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Vilcabamba, a colonial Neo-Inca state, has been widely studied through its main male figures: Manco Inca, Sayri Tupac, Titu Cusi and Tupac Amaru I. With a straightforward chronology of events from 1536 to 1572, scholars of the colonial Andes have examined Vilcabamba’s military native resistance and their clashes with the Cuzco Inka factions. The stories of indigenous women in this period and places are lesser known as primary sources give us scarce detail about their lives. Yet, genealogical accounts, Spanish, indigenous and mestizo chronicles as well as official documentation from this era allude to the presence of women from various ethnic groups in this jungle stronghold, a topic that should not be overlooked. The inclusion of these women, both Inka and non-Inka, in the traditional narratives of this native garrison is not only a much-needed revision of colonial history, but also an invitation for a renewed methodology. In this seminar, I would like to propose a methodology that combines a philological approach to reassess primary sources and ethnohistorical documentation to include indigenous women and their agency in the major events of this period. Careful attention and sensitivity to the wealth of details provided in Quechua, Aymara and Puquina terms within Spanish sources as well as an analysis of the social networks of notaries, interpreters, legal proxies, and witnesses that participated of the wars against the Inkas, yield an alternative history that genders the study of the colonial Andes. I will illustrate this methodology with the recasting of Kusi Warkay, a Vilcabamba noblewoman often perceived as a poverty-stricken widow, but who was in fact one of the last local power-players in a global early modern world.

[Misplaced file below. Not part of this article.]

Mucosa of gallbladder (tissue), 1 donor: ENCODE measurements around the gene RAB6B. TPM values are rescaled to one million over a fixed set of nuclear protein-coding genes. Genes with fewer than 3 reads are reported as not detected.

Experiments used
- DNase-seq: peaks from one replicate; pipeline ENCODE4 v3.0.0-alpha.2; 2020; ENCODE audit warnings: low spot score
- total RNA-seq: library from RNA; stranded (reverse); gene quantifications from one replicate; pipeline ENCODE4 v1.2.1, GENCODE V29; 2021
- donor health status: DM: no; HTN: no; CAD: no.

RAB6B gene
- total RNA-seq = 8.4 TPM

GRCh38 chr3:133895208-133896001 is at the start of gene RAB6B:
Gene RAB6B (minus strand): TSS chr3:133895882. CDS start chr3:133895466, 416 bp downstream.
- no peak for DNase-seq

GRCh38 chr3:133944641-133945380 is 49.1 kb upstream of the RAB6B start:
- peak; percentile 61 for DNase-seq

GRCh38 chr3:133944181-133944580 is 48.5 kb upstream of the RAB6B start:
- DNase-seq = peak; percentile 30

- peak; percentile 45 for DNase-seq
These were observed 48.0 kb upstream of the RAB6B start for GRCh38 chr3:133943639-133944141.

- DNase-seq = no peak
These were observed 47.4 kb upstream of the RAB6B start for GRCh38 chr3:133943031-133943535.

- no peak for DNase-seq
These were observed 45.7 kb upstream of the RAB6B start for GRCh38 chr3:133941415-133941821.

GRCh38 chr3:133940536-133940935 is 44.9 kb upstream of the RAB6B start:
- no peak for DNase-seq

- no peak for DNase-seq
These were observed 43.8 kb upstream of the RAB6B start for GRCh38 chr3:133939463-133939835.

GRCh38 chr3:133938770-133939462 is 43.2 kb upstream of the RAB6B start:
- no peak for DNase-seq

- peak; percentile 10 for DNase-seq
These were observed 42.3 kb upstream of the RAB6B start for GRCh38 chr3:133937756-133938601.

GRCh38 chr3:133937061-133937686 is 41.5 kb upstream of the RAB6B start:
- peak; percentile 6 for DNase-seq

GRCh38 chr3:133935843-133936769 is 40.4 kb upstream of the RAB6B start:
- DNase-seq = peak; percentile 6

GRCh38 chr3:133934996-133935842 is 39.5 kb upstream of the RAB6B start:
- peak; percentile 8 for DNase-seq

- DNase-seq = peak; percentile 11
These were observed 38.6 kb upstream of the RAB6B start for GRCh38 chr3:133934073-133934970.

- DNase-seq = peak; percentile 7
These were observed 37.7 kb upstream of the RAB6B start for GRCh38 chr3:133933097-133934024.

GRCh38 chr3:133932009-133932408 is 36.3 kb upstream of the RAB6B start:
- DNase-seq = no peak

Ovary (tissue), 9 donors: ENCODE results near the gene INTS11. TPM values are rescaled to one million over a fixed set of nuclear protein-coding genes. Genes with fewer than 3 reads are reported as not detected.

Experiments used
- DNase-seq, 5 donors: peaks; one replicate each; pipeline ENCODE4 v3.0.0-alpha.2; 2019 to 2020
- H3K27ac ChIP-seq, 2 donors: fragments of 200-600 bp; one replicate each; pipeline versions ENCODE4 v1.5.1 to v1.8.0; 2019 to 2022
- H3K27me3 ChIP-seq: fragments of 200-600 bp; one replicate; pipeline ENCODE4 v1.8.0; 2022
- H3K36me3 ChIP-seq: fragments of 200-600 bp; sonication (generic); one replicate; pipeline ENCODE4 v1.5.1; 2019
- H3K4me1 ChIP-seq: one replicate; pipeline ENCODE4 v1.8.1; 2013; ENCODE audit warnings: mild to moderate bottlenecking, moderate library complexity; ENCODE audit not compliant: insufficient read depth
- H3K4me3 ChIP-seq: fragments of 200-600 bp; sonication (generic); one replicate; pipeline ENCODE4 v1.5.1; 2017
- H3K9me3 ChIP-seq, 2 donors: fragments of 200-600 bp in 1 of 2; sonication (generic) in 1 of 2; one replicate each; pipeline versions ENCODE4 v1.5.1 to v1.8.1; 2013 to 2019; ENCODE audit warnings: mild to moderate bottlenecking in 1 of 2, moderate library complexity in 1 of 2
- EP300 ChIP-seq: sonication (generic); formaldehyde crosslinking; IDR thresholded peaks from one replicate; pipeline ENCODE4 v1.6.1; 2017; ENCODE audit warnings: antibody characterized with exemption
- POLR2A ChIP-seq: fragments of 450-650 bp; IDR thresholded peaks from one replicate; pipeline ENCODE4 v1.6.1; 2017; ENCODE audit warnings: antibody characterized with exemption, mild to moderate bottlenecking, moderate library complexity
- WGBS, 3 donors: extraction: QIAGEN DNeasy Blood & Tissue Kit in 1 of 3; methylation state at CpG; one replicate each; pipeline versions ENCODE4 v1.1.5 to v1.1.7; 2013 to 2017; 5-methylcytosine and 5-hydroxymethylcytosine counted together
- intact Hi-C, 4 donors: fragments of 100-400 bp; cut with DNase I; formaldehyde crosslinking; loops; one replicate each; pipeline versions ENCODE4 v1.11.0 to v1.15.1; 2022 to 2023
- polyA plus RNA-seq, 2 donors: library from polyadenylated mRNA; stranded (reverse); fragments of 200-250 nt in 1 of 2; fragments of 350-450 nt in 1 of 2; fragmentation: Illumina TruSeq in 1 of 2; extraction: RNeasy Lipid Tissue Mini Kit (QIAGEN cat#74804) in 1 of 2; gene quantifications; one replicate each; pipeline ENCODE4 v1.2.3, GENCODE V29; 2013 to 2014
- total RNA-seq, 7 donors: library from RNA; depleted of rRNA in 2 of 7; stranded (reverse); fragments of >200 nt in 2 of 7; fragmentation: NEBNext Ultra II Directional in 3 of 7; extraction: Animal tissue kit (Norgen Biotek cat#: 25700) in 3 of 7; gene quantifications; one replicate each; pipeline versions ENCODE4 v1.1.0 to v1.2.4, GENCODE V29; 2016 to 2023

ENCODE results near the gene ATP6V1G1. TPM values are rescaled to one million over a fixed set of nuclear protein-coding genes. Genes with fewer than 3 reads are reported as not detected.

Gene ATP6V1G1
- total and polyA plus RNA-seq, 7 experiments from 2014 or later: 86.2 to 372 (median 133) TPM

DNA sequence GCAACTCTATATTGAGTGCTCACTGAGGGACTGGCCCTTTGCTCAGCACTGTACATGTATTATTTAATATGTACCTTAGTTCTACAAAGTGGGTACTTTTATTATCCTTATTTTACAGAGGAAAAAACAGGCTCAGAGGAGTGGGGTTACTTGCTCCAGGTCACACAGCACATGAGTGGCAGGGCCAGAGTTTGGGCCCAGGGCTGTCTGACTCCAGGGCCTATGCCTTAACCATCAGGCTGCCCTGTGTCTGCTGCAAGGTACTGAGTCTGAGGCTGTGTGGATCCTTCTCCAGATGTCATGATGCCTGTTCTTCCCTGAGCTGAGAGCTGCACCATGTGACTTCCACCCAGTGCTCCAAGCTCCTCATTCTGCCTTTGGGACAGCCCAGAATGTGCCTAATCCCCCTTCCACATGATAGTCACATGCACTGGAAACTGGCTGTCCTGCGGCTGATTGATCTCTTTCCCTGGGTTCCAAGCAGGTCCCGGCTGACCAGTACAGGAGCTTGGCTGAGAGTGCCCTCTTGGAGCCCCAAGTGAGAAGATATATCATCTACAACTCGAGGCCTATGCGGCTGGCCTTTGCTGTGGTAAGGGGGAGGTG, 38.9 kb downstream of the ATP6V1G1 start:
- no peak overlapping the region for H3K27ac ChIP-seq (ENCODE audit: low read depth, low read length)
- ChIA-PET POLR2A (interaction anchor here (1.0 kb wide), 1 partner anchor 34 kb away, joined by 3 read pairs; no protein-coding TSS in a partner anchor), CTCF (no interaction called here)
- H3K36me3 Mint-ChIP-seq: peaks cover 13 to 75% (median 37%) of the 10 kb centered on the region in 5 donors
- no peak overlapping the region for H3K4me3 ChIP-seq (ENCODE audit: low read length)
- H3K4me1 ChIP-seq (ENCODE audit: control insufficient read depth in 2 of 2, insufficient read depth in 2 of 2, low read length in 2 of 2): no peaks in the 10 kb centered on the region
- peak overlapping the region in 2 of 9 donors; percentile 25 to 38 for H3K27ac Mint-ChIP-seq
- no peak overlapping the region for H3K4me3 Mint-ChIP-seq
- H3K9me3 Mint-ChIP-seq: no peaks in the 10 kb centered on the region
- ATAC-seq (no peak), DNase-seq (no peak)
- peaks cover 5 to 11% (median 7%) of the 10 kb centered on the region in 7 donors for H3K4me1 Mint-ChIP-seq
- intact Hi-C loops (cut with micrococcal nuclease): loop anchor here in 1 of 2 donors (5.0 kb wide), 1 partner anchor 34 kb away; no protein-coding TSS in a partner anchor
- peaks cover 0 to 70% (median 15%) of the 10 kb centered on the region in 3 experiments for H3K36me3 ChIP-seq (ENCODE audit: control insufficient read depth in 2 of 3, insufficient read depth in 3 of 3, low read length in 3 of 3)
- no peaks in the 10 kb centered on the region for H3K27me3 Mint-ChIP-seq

SARA GUENGERICH is Associate Professor of Spanish at Texas Tech University. Her scholarship combines skills and methodologies from the fields of literature, history and cultural studies with a special interest in the colonial Andean region. Her publications examine the often-ignored discursive production of colonial subaltern subjects (women, Indigenous and Black people) in colonial manuscripts in the context of the Spanish conquest and colonization of Peru and its connections to the Early Modern Atlantic World. She is co-editor of Cacicas: The Indigenours Women Leaders of Spanish America, 1492-1825 (University of Oklahoma Press, 2021), and is currently writing a book tentatively titled, Daughters of the Inca Conquest: Indigenous Women Under Spanish Rule.

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